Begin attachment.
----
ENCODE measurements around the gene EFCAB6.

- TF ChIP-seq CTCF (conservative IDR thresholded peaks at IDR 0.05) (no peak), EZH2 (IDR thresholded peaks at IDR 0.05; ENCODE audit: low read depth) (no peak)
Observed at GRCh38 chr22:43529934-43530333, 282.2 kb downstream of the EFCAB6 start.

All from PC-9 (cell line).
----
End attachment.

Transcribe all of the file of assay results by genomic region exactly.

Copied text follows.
ENCODE measurements around the gene EFCAB6.

- TF ChIP-seq CTCF (conservative IDR thresholded peaks at IDR 0.05) (no peak), EZH2 (IDR thresholded peaks at IDR 0.05; ENCODE audit: low read depth) (no peak)
Observed at GRCh38 chr22:43529934-43530333, 282.2 kb downstream of the EFCAB6 start.

All from PC-9 (cell line).